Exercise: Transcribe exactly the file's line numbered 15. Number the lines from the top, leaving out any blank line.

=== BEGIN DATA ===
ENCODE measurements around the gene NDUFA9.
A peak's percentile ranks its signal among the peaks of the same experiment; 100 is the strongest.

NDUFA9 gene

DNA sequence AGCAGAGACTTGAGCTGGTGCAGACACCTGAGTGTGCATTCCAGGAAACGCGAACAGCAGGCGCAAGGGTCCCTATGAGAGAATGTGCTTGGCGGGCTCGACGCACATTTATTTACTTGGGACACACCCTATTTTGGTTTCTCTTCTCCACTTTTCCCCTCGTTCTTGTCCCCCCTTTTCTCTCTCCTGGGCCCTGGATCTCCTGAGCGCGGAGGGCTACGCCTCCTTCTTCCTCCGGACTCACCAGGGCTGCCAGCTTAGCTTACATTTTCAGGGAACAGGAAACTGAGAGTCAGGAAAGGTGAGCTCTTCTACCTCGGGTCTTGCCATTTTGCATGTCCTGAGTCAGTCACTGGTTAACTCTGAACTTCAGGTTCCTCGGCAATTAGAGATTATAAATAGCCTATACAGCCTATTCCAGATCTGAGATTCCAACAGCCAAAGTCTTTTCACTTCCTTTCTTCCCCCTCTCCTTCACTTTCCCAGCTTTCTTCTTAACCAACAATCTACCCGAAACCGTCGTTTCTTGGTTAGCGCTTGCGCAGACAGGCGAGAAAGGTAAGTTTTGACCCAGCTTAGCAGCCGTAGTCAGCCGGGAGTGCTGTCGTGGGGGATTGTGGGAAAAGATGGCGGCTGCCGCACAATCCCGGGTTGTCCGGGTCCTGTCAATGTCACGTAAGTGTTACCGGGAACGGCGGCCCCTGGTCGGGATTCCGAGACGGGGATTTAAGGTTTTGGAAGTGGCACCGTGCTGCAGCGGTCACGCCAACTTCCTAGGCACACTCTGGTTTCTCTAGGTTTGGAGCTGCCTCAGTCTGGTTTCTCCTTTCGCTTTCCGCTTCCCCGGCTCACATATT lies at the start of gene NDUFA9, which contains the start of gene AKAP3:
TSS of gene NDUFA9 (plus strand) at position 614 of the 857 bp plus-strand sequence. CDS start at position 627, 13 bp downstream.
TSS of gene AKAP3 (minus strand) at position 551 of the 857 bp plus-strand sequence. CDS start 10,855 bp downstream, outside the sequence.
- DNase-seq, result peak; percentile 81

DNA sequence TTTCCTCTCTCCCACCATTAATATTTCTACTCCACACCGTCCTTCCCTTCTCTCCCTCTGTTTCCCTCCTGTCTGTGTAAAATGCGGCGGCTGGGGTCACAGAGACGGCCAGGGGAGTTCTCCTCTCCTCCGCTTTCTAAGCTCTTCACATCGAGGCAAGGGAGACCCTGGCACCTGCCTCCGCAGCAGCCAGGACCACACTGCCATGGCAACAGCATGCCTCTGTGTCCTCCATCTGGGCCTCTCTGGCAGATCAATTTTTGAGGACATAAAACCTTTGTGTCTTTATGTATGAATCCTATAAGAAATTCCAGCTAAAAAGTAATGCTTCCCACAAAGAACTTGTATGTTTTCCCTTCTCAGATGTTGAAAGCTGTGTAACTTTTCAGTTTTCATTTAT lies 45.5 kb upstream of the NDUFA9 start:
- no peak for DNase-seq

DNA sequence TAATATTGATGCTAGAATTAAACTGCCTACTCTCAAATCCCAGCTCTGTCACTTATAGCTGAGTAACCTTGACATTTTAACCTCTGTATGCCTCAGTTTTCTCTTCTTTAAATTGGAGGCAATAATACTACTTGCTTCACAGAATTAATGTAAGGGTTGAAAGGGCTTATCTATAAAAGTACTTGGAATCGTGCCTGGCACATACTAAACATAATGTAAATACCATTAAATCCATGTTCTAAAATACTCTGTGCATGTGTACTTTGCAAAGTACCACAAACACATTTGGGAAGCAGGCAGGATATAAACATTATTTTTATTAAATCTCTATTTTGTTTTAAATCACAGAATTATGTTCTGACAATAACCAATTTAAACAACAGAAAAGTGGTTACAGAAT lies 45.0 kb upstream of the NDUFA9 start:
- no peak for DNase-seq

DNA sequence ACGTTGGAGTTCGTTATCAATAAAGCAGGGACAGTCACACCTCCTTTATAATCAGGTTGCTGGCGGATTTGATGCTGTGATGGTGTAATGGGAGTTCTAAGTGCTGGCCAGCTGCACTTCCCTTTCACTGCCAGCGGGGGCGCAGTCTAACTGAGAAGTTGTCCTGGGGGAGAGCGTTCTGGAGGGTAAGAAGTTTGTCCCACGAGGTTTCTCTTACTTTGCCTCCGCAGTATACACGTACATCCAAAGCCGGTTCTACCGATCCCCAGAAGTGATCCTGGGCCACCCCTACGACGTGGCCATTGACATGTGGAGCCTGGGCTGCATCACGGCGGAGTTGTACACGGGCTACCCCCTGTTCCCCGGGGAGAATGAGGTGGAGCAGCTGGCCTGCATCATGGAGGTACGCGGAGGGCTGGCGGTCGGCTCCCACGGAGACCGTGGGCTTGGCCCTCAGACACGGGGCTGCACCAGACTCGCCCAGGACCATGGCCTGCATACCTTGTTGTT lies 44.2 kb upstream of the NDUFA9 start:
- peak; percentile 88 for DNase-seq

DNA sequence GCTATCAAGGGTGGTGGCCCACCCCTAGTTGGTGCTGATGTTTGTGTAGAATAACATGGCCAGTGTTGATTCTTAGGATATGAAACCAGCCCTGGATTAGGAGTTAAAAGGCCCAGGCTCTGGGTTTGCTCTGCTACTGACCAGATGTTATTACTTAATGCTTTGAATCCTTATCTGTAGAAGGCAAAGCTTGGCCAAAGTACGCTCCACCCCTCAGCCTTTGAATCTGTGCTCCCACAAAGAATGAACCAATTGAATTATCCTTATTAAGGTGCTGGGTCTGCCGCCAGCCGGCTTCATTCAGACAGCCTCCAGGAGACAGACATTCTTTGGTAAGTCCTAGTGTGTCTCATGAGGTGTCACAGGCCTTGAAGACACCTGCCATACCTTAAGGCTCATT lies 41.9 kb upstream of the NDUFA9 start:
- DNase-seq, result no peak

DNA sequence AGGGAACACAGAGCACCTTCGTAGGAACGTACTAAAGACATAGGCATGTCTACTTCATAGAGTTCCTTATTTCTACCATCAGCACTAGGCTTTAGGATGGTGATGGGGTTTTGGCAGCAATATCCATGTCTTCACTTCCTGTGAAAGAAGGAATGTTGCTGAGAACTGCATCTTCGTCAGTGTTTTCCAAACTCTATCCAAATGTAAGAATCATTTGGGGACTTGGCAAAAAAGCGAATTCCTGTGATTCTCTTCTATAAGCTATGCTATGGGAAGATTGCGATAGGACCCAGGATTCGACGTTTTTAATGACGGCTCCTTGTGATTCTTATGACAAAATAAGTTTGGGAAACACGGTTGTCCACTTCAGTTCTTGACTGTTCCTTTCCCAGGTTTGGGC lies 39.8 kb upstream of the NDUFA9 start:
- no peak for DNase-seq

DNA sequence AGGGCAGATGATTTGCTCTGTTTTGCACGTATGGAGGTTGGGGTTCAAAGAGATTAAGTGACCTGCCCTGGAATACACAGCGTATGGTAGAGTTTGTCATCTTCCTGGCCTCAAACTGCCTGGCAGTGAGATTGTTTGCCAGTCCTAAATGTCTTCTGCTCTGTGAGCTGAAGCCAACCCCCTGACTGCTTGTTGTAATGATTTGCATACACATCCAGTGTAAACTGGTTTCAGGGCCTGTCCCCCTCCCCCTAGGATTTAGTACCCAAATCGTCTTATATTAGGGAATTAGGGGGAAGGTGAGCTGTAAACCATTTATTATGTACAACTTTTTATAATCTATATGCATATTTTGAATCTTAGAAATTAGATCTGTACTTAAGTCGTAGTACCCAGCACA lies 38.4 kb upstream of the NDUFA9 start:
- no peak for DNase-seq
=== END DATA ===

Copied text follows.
- DNase-seq, result no peak